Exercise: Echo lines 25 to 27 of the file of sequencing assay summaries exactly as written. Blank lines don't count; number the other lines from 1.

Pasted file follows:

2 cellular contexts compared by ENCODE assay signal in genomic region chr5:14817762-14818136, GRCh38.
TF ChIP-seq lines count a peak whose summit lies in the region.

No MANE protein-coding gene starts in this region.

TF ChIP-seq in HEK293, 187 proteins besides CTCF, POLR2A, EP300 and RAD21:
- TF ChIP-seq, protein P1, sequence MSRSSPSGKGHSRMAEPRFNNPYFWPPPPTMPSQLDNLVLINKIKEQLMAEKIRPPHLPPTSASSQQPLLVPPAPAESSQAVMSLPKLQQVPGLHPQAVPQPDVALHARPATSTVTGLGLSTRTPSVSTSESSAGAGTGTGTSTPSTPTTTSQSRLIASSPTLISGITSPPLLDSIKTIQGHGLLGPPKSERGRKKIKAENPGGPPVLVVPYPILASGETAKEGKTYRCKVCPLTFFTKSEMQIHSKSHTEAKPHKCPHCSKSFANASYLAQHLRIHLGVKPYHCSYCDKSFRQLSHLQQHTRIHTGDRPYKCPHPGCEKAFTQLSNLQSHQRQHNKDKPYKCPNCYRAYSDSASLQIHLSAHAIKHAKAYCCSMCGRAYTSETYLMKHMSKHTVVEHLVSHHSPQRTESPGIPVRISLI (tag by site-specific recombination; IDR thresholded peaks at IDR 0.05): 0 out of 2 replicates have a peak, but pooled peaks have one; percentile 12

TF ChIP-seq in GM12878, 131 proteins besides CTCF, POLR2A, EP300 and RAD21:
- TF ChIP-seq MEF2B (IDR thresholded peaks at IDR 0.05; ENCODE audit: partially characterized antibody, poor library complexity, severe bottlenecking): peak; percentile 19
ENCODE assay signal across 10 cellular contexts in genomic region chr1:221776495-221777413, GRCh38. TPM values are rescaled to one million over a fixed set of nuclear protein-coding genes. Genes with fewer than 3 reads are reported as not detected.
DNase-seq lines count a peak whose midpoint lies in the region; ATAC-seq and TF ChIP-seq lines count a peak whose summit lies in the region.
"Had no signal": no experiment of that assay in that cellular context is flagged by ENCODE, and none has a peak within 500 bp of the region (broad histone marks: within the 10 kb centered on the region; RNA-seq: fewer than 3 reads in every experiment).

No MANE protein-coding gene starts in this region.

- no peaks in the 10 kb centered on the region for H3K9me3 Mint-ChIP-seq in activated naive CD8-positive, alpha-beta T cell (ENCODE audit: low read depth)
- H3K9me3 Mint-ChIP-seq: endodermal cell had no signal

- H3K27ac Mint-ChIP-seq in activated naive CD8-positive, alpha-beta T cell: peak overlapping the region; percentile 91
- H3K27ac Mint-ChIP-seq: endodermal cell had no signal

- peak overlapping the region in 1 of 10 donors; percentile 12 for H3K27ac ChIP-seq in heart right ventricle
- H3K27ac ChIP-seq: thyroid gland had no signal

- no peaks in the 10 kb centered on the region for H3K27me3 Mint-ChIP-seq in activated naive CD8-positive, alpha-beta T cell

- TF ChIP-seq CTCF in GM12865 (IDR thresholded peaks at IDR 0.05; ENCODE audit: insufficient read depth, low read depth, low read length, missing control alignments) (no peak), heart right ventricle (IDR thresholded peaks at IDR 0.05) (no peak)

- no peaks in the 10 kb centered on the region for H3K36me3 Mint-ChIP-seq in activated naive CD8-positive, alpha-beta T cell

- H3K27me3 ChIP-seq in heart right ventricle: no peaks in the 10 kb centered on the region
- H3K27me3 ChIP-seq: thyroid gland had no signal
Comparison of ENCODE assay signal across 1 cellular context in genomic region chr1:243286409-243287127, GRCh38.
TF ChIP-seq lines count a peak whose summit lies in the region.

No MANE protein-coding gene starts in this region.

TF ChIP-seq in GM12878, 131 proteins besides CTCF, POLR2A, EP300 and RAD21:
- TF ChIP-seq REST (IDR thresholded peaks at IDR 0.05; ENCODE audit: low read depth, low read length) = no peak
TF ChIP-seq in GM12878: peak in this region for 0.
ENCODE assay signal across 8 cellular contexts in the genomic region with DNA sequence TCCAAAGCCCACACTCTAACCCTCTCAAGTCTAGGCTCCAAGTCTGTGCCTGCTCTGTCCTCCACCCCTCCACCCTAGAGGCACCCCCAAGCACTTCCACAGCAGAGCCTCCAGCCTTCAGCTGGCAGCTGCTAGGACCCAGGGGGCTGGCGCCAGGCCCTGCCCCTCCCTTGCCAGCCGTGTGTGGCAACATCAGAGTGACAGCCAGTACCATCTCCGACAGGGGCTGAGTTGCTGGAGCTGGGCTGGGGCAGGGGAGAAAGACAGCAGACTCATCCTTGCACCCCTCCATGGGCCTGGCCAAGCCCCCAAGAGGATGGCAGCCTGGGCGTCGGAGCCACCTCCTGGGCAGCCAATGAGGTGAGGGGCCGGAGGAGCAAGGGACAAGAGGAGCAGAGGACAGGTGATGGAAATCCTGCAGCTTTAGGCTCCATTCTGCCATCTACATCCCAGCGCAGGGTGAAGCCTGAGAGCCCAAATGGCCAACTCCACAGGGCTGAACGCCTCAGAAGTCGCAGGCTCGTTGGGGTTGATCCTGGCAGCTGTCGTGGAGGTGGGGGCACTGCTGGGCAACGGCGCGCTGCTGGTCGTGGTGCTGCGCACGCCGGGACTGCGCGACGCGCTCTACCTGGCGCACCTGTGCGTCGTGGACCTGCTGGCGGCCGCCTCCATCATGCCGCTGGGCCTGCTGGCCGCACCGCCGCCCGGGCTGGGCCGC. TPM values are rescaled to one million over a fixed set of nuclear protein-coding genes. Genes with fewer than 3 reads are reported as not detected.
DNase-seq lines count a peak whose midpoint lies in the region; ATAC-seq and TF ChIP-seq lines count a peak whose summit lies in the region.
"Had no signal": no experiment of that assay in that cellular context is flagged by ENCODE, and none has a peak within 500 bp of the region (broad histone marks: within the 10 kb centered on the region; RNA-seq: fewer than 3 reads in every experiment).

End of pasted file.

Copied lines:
No MANE protein-coding gene starts in this region.

TF ChIP-seq in GM12878, 131 proteins besides CTCF, POLR2A, EP300 and RAD21:
- TF ChIP-seq REST (IDR thresholded peaks at IDR 0.05; ENCODE audit: low read depth, low read length) = no peak